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In the Forum: Playback Listening
In the Thread: Time Alignment : Live Performances vs Audio
Post Subject: More notches in the repository of hipotises.Posted by Romy the Cat on: 3/7/2007

Well, we do suffer from time misalignment during live concerts. I was a few times at the first rows in extreme left and the entire sound was practically unlistenable as the orchestra never sound synchronized.  If was bad but it would be even more horrible if it was recording.  In the recordings it would be different, depends of the recording techniques ere used, amount of tracks/microphones, their positioning and the way everything is mixed. Sure, in case of two microphones properly positioned (and I personally do not know what would constitute properly positioned as I have zero experience in it) the arrival would be more or less equalized and it is what “better” sound engineers do…..

Still, the biggest question that I see in all of it is: why time discrepancies in “live” sound are more forgiving then the time discrepancies during sound reproduction phase. I can go into discussion about monaural filtering, distance localization, Doppler effects, judging distances with reflective context and about  the effect of overriding of one sources by other sources… however I think that that the answer might be simpler and form a slightly different dimension.

Live Sound and Reproduced Sound are NOT the same entities.  Live Sound (as a sequence of pressure waves), no mater how “wrong” it is, is Sound that out hearing is accustomed to deal with and out brain knows how to interpret or even to filter-out the problems with Live Sound’s. The Reproduced Sound is a not Sound itself, not the primary Reality, but an interpretation of Live Sound via language of mathematical algorithms (transverse waves). Human hearing is absolutely disabled to operate in the environment of transverse waves and therefore we need mechanisms of conversion from longitude waves to transverse and then back to longitude. In the language of longitude waves distance is a Reality but in the language of transverse waves distance does not exists and described ONLY at a calculateable equation. However, any equation is just approximation to reality, successful ONLY in context of a given hierarchical coordinate system. So, only by the means of conversion of Live Sound into Sound Reproduction the already are “loosing” timing as a humanly immediately referenced ingredient. It so, then brain has less capacity to comprehend time discrepancies in Sound Reproduction then it does in Live Sound.  Add to it the harmonic distortions of Sound Reproduction that screw up distance localization and along with time delays misrepresent everything and it would be understandable that the time alignment in Live and Reproduced Sound are very different.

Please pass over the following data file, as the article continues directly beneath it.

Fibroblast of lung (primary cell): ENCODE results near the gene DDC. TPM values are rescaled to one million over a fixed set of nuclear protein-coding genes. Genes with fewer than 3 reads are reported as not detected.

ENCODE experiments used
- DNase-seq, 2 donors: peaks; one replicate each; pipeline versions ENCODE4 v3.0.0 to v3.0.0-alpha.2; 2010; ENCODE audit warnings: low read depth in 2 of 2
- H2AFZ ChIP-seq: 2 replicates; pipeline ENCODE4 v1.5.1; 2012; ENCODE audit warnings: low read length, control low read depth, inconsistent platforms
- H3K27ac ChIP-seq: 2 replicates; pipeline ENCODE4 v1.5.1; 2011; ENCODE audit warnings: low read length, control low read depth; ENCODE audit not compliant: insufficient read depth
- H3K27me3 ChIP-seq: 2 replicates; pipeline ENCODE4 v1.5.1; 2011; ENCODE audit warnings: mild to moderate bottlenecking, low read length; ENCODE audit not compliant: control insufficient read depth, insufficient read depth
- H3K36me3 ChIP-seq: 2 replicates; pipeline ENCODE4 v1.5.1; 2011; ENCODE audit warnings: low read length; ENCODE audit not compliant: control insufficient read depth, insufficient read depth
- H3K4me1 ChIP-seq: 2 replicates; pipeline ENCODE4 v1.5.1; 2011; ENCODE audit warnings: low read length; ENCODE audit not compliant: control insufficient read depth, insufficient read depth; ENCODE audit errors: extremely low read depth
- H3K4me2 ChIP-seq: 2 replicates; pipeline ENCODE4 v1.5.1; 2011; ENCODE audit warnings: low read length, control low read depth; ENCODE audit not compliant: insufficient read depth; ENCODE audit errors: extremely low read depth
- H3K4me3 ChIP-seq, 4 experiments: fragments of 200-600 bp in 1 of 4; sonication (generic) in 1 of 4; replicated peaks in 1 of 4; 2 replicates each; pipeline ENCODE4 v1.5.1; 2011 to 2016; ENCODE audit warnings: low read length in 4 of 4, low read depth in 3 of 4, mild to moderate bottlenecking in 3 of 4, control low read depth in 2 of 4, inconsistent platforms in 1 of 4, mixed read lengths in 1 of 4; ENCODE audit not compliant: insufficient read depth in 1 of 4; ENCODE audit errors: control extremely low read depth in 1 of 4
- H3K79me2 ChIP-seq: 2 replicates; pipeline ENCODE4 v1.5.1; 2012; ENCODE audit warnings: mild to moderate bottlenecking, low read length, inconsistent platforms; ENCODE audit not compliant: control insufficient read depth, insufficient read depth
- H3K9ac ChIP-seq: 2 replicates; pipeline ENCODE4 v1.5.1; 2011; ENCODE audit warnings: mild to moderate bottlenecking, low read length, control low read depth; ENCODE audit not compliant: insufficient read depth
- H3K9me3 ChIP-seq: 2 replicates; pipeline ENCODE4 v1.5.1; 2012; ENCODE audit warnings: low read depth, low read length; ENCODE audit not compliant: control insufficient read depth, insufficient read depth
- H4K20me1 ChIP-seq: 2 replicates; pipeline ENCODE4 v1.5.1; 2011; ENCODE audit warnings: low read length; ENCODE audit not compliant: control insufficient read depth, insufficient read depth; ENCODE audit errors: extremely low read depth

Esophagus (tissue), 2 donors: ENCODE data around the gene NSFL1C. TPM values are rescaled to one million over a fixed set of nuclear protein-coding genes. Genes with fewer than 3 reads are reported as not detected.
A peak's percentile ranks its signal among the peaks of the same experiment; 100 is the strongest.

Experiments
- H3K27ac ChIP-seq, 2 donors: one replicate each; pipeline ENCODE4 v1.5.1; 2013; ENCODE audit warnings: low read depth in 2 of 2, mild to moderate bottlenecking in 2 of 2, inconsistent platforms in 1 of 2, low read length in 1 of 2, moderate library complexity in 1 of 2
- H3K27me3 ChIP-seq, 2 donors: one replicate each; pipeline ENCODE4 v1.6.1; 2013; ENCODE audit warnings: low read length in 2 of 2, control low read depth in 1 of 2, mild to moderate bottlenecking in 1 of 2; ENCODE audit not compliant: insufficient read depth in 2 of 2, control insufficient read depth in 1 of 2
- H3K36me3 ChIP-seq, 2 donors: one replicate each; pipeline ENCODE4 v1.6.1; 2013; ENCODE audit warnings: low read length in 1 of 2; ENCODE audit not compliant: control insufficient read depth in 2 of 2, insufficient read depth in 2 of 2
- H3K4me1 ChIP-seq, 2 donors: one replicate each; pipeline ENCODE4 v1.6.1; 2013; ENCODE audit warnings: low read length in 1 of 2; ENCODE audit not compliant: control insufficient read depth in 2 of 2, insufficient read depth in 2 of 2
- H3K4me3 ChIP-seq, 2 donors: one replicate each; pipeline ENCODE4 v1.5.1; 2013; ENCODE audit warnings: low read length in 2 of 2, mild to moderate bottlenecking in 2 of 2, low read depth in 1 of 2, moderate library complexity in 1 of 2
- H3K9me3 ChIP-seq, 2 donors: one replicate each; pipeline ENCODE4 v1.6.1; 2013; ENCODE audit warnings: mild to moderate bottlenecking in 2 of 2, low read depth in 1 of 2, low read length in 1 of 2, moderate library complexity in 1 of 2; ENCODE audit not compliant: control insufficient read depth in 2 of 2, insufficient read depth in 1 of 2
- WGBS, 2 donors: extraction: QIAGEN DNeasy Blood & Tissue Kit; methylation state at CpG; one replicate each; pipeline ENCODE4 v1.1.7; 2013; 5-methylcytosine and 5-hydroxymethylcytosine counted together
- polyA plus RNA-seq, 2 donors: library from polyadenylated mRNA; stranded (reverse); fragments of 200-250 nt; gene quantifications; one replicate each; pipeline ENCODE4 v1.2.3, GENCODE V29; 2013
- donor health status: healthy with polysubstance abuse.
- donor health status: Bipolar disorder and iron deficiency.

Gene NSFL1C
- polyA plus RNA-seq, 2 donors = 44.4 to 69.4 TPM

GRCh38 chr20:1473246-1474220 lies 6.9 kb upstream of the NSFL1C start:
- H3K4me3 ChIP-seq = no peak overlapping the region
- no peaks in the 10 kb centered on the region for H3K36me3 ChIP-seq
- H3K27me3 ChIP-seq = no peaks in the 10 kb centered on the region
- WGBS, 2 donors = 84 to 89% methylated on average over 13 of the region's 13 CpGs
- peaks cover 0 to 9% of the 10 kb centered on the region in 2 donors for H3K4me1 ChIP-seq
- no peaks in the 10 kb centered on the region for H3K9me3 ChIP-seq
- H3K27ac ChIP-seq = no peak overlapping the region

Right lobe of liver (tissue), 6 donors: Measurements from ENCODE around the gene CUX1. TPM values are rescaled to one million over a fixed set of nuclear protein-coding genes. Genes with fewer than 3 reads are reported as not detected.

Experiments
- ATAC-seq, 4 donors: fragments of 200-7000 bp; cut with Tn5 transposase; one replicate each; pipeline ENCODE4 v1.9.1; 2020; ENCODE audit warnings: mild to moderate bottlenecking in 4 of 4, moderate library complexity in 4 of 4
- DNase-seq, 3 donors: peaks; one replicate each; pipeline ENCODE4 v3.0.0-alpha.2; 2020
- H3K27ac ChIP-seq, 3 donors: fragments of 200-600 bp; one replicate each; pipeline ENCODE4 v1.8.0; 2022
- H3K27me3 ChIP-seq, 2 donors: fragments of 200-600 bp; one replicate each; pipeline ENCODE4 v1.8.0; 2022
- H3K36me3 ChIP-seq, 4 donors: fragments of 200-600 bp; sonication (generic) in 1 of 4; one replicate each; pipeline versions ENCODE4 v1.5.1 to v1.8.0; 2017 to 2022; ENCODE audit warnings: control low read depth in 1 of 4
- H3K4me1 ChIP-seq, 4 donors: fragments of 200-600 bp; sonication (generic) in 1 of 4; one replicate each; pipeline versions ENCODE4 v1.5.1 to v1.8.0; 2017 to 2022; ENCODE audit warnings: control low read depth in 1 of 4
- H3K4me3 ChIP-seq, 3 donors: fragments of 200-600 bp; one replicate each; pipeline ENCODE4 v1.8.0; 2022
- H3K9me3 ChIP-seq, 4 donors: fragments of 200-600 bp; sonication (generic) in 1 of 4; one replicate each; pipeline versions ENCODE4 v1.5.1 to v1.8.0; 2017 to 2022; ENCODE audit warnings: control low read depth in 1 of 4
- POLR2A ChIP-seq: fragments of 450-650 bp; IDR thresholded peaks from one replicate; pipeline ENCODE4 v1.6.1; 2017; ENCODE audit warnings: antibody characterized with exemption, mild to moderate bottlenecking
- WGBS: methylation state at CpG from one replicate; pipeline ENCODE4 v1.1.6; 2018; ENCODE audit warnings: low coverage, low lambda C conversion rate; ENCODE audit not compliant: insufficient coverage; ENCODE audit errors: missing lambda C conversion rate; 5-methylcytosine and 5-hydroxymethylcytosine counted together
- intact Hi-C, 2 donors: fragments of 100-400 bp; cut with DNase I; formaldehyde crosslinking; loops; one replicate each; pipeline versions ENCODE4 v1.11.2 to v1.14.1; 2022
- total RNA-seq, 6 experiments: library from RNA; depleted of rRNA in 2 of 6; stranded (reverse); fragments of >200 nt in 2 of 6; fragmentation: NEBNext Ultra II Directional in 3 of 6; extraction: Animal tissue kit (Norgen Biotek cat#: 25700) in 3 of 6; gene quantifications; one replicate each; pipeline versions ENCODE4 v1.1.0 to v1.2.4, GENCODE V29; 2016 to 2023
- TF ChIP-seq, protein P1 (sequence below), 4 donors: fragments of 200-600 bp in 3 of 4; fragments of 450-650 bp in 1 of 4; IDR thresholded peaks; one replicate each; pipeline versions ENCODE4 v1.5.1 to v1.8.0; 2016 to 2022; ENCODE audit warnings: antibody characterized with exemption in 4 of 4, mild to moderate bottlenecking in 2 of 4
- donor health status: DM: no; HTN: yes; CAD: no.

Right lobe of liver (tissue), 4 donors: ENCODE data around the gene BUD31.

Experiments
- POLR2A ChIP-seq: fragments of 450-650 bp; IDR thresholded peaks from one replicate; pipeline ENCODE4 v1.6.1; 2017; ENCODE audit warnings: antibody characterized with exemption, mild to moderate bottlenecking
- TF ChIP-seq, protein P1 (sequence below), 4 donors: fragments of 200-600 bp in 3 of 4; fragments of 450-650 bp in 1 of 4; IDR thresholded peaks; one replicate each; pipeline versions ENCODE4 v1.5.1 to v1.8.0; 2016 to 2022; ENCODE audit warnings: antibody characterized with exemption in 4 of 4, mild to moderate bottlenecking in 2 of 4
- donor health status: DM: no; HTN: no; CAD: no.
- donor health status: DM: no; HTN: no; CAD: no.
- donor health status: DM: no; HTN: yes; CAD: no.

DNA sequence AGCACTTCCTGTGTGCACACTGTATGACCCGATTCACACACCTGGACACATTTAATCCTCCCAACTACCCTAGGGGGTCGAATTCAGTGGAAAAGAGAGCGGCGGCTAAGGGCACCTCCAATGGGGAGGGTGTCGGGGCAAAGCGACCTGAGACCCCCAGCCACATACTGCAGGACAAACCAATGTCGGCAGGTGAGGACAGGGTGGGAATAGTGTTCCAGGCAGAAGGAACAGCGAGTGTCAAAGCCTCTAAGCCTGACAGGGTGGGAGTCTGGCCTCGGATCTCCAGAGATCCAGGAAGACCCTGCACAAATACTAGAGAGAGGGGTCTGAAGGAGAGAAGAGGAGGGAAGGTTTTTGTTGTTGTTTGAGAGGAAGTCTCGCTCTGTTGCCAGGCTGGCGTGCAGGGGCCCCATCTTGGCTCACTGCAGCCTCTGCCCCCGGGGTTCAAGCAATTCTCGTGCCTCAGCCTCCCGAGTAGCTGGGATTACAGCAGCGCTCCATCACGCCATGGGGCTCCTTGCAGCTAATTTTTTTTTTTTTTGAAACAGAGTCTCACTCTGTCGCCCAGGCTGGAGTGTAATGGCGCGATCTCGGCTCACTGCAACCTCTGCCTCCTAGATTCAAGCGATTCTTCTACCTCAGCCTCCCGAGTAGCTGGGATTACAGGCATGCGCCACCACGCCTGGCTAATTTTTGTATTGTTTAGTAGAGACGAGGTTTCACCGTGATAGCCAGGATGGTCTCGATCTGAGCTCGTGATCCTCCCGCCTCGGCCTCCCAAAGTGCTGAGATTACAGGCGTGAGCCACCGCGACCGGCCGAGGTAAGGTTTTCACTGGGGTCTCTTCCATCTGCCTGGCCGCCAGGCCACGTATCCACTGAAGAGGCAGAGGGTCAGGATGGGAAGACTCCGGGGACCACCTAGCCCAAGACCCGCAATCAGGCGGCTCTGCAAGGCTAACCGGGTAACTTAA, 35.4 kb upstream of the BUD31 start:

The best evidence that time alignment in Live and Reproduced Sound are very different is the fact that misalignment in Live Sound affects volume very minor. However, in Reproduced Sound any misalignment is not only highly affects volume but also it highly affects ability for listeners to DISCRIMINATE VOLUMES. I do not even mention imaging that got absolutely destroyed by time misalignment….

So, to conclude what I proposed I would like to point out again that in Live Sound we do not deal with alignment but rather with “management of events arrivals”. In Reproduced Sound we deal with equating of mathematical derivatives of multiple functions. What is difference between “live event” and reproduction of “derivatives of functions”? The difference is that the first is random but the second is hieratical. A human awareness is alien to hierarchal perception and therefore any, even minute, discrepancies in hierarchal description of Realty our mind recognizes as a “huge error”,  the errors that our awareness begin to interpret, compare, analyze, correct… in other words …waste our “CPU time” while we should be wholly dedicated to music listening.

Romy the Cat

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